By Kayla Tarnowski and Carlos Osorio
WINDSOR, Ontario, Feb 12 (Reuters) – A standoff between Canadian police and protesters blocking a key bridge to the United States continued on Saturday, more than seven hours after authorities moved in seeking to end the blockade of the important trade corridor.
Demonstrators opposing the government’s strict pandemic restrictions have occupied the Ambassador Bridge for the fifth straight day, snarling international trade and prompting President Joe Biden to call for an end to the siege. But there was still no sign when traffic would resume.
While police have successfully pushed back protesters from the foot of the Ambassador Bridge, more people were streaming into the area and the operation appeared to have stalled.
As the afternoon dragged on, some Canadians questioned what was behind the delay, given the order issued by a court on Friday to end the blockade and the imposition of a state of emergency declared by Ontario authorities.
“It would essentially send a message that the state is not able to retain control, where it’s attempted to do so,” Michael Kempa, an associate professor of criminology at the University of Ottawa, told CBC News.
“The longer this drags on, the longer people have the idea that what they are doing is not an illegal protest,” he said.
The Ambassador Bridge is North America’s busiest land border crossing. Since Monday, protesters in trucks, cars and vans have blocked traffic in both directions, choking the supply chain for Detroit’s carmakers.
The “Freedom Convoy” protests, started in the capital Ottawa by Canadian truckers opposing a vaccinate-or-quarantine mandate for cross-border drivers, entered its 16th day on Saturday. It has morphed into a wider protest against COVID-19 curbs, with people joining in with smaller vehicles, including cars, vans and pick-up trucks.
Early on Saturday, Windsor Police urged demonstrators to act lawfully and peacefully. Officers in black uniforms with yellow vests moved behind the demonstrators’ vehicles and, accompanied by police cruisers, slowly advanced on the protesters, pushing them back from the bridge entrance.
The number of demonstrators had thinned to roughly two dozen early on Saturday from about 200 on Friday night.
“We are opening up this intersection to traffic. If you fail to comply with our instructions you will be arrested,” police told the crowd via a loudspeaker.
Protesters moved back in a noisy but peaceful retreat, dismantling tents and barbecues. But since then, police have not progressed, witnesses said.
Ottawa Police said they were waiting for reinforcements to end the “unlawful occupation” in the capital. Demonstrators there “exhibited aggressive behavior towards law enforcement” and tore down a fence that had been erected around the National War Memorial.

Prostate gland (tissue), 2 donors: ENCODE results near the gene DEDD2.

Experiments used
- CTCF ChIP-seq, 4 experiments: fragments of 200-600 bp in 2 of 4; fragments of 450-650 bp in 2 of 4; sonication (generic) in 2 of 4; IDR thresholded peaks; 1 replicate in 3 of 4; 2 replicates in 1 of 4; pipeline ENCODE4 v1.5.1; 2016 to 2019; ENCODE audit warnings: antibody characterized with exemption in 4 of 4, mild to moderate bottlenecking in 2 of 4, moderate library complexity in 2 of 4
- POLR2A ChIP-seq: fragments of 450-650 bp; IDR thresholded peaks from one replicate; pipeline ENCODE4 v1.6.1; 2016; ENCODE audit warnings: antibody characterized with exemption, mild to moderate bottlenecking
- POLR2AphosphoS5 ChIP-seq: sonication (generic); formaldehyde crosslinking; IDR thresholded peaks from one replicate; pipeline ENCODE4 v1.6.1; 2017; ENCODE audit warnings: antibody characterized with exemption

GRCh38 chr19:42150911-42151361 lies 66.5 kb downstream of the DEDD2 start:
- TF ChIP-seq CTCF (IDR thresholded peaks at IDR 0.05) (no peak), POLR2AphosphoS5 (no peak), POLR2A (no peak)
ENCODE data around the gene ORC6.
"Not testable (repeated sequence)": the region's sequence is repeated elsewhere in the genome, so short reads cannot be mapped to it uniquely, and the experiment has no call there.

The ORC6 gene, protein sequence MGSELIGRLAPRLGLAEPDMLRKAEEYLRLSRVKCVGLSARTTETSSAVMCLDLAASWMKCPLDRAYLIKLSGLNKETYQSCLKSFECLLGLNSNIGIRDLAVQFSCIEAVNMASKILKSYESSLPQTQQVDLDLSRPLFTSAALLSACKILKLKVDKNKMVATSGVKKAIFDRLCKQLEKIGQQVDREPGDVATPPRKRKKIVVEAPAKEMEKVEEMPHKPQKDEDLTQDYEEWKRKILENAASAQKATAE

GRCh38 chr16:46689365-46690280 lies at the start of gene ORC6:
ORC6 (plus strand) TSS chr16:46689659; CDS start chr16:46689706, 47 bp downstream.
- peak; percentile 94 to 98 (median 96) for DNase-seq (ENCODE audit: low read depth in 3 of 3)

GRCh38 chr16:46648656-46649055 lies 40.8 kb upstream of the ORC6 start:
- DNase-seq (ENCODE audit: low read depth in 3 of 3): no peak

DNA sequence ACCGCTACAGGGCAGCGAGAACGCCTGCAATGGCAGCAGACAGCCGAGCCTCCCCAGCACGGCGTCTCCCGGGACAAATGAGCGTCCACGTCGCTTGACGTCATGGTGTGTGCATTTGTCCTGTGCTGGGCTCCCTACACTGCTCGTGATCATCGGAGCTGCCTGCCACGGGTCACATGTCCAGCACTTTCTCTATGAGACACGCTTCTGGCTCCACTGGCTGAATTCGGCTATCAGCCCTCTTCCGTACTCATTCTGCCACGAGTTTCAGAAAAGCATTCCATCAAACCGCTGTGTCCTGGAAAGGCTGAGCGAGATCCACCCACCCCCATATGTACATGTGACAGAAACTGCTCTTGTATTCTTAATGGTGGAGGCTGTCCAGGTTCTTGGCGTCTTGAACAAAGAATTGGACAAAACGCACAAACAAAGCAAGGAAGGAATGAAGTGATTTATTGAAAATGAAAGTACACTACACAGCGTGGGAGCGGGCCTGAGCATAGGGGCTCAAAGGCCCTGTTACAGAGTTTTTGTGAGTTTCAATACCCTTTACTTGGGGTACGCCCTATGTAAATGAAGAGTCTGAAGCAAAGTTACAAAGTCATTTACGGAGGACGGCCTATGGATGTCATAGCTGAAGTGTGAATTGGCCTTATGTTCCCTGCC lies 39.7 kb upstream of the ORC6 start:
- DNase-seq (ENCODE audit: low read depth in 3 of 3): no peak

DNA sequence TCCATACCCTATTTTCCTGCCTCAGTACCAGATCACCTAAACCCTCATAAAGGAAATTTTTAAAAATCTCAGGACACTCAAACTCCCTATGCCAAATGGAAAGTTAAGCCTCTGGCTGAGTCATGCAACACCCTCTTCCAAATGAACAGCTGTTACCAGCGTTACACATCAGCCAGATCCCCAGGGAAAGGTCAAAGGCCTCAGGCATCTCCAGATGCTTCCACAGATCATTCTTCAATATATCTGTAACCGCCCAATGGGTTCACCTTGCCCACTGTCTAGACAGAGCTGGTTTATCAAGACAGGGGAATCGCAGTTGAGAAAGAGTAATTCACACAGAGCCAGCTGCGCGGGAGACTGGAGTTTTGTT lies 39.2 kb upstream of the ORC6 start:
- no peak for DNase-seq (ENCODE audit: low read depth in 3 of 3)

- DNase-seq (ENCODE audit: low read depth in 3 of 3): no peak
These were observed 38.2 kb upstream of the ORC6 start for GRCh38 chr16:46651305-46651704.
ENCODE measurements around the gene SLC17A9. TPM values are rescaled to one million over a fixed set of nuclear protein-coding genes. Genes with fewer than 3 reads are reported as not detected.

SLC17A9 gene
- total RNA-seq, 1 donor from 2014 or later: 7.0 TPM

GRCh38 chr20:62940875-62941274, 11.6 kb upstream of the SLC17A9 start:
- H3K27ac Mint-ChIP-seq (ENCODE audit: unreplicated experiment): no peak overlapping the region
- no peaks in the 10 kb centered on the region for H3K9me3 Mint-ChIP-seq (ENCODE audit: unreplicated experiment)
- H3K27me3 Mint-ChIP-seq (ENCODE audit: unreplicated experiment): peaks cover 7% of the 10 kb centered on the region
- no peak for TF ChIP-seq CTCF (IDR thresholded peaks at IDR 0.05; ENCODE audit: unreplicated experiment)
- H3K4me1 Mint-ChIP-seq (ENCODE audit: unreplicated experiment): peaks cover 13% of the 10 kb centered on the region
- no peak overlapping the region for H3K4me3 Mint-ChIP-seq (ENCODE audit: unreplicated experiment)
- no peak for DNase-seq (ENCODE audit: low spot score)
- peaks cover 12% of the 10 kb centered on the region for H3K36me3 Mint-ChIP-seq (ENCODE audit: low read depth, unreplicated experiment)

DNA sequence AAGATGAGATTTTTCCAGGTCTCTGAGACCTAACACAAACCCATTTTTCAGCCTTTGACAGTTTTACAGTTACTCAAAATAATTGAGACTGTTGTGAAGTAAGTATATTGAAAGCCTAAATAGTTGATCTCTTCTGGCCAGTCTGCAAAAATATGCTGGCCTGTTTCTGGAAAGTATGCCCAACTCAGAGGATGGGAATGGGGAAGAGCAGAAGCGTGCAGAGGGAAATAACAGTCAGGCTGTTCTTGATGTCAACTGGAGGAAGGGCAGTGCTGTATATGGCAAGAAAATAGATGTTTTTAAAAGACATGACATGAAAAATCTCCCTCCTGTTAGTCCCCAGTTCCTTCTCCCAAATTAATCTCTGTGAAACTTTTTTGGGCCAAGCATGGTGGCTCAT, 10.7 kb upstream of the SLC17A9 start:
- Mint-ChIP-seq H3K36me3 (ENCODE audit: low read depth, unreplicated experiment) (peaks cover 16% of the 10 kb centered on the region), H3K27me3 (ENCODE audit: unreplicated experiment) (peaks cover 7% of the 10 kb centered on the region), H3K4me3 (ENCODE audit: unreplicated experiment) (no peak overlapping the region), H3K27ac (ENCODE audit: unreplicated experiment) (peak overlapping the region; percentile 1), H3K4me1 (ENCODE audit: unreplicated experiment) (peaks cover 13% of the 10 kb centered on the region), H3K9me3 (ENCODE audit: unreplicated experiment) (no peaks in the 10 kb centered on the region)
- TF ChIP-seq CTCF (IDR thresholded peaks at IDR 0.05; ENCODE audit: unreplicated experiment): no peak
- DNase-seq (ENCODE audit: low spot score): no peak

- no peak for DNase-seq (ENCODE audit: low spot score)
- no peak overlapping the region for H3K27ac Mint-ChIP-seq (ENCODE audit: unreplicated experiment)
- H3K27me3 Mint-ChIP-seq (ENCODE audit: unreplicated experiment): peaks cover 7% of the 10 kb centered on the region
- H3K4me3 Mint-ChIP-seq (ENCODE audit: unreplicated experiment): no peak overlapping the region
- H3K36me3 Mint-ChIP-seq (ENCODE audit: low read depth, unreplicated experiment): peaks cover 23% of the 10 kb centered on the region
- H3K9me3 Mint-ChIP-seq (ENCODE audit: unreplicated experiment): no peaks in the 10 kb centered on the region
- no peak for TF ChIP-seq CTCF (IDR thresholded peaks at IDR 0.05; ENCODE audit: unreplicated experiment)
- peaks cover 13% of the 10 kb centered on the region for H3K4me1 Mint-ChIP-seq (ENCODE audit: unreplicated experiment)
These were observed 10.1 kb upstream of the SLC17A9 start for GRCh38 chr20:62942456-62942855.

Protests have spread to three border points: the Ambassador Bridge, strangling trade between the two countries, and two smaller crossings in Alberta and Manitoba.
Canadian police have said the protests have been partly funded by U.S. supporters and Ontario froze funds donated via one U.S. platform, GiveSendGo, on Thursday.
Toronto-Dominion Bank (TD.TO) has frozen two personal bank accounts into which C$1.4 million ($1.1 million) had been deposited in support of the protesters.
The protests have inspired similar convoys and plans in the United States, France, New Zealand and Australia.
In Paris, French police fired tear gas at demonstrators on the Champs Elysees avenue on Saturday shortly after a convoy carrying protesters against COVID-19 restrictions made it into the capital.
In Canada’s financial capital Toronto, police blocked main roads leading to the central business district, ahead of a planned protest on Saturday. A convoy of motorists in the United States is planning to head to the waterfront in Port Huron, Michigan, in support of protesters in Canada.
Another U.S. group said two separate vehicle convoys will converge this weekend at the Peace Bridge, another U.S.-Canadian border crossing in Buffalo, New York.
Ford (F.N), the second-largest U.S. automaker, General Motors (GM.N) and Toyota Motor Co (7203.T) all have announced production cuts. Companies have diverted cargo to stem losses amid production cuts.
The estimated loss from the blockades just to the automobile industry could be as high as $700 million, based on IHS Markit’s data, which puts the daily flow in vehicles and parts at $141.1 million day in 2021.
Prime Minister Justin Trudeau has come under pressure from opposition party leaders to intervene. Trudeau is scheduled to chair a meeting of his top advisors on Saturday, called the Incident Response Group, to discuss the situation.
Reporting by Kayla Tarnowski and Carlos Osorio in Windsor; Writing by Denny Thomas; Editing by Angus MacSwan, Amran Abocar and Daniel Wallis